(a)    That the producers and the consumers of environmental depleting and polluting goods    and services pay for the restoration of the environment;

(b)    That the social cost of non – consumers of such environmental degrading products and activities are removed or reduced to the barest minimal;

(c)    That the proponents of conservation of ecologically sensitive areas which have negative externalities on the livelihood of the local people should provide economic incentives for such people;

(d)    That the institutional structure for monitoring and enforcement of environmental standards is borne and sustained financially by polluters and users of the resources;

(e)    That the cost of our environmental unsound policies is not borne by our innocent children.  

 

3.1) Economic Disincentives:

  a)  Indirect taxes: Producers and consumers of environmental degrading goods and

        services will be required to internalise negative externalities by paying not only for                  

the goods and services, but also for restoration of the degraded environment and for up-

        keep of institutional structures for monitoring and enforcement of environmental

        standards and regulations.

 b)  Fines, Fees and Levies: With the appropriate regulations and institutions in place, the

        environmental defaulters may be penalised as follows:

  i.)  A modest fixed amount based on the categories of the polluters/ users of resources is       

       charged to run the monitoring and enforcement process.

 ii.)  A fee is charged for licensing and authorisation of activities that impact negatively

       on the environment.

iii.) An annual levy which is proportional to excess pollution/resource usage above the

      limitation/recommended resource usage is imposed.

c)  Environmental Performance Bond and Insurance: Posting of environmental performance bond large enough to cover the cost of envisaged environmental damages. This applies particularly to large industry in construction, oil exploration & production, solid mineral mining, etc. Environmental insurance is equally essential to indemnify the environmental polluters/offenders who will pay the indemnity to the appropriate individuals, communities and government authorities for reclamation process.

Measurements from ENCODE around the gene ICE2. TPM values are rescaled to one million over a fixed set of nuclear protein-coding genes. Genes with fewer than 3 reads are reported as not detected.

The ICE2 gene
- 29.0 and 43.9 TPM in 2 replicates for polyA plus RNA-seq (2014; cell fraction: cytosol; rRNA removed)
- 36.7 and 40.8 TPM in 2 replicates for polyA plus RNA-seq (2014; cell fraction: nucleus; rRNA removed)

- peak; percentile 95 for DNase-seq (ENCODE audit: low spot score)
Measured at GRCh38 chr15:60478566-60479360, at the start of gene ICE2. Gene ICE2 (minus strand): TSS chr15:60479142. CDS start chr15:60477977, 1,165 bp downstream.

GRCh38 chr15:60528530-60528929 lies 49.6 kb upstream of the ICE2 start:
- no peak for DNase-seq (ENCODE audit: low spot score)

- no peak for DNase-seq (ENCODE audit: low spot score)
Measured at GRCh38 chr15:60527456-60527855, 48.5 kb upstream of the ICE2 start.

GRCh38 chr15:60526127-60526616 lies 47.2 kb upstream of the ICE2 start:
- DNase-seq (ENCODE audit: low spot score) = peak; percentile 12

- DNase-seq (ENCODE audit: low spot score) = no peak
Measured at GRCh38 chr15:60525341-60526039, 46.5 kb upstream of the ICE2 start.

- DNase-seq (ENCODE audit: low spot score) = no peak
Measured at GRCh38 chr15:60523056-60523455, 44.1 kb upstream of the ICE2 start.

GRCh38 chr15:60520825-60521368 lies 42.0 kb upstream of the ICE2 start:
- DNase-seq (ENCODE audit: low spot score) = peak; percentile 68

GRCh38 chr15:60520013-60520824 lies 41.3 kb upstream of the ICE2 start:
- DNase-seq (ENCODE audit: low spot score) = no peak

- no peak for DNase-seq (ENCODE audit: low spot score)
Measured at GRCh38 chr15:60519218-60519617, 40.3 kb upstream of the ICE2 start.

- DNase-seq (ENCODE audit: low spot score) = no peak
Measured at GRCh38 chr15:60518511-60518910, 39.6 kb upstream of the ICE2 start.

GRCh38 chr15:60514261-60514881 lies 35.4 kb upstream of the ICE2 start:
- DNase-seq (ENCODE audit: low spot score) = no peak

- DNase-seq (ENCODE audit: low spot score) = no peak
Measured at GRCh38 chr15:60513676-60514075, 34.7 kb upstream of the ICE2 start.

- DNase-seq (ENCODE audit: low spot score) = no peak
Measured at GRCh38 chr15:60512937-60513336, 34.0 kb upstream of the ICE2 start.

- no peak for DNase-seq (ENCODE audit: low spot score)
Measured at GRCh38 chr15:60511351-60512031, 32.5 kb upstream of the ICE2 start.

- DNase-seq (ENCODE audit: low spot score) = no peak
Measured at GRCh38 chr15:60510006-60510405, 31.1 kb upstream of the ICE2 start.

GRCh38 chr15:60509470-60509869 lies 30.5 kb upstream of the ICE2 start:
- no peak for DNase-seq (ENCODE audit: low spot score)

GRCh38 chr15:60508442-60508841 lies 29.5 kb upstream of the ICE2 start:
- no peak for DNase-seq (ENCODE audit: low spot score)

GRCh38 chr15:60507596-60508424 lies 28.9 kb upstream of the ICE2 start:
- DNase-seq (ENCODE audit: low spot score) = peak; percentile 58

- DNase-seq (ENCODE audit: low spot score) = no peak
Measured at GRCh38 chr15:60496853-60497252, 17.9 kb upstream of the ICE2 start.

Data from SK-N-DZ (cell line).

d) Removal of subsidies from products that encourage resource depletion and environmental pollution.

 

3.2) Economic Incentives: The mechanisms for disbursing these incentives are as              follows:

 

a)  Direct Transfer (DT): This involves transfer of fund to some target groups to promote environmental projects and goals. The fund is to be used for specific environmentally friendly programmes. It is usually a medium –term or long –term strategy. And the target groups must be identifiable. DT could take any of the following forms:

(i) Provision of repayable funds for installing pollution abatement equipment in industries that produce essential commodities.

ii) Provision of repayable funds to citizens of communities for improving their degraded environment or to safeguard it from degradation as a result of peculiar cultural or economic pursuit of their activities.

iii) Provision of repayable funds to citizens of local communities who are victims of negative externalities resulting from broader policy initiatives or certain environmental programmes. The environmental programmes may include designation of areas of economic importance to a community as protected areas or parks; protection of biodiversity areas from economic exploitation by the local community; conservation of critical environmental resources etc. The fund which is disbursed on a periodical basis as environmental royalty must be spent locally for economic development initiatives including health, welfare, education and other environmentally sound programmes. The fund may be suspended at the discretion of the disbursing authority in the event that the fund is misused or the community has encroached on the area of environmental interest.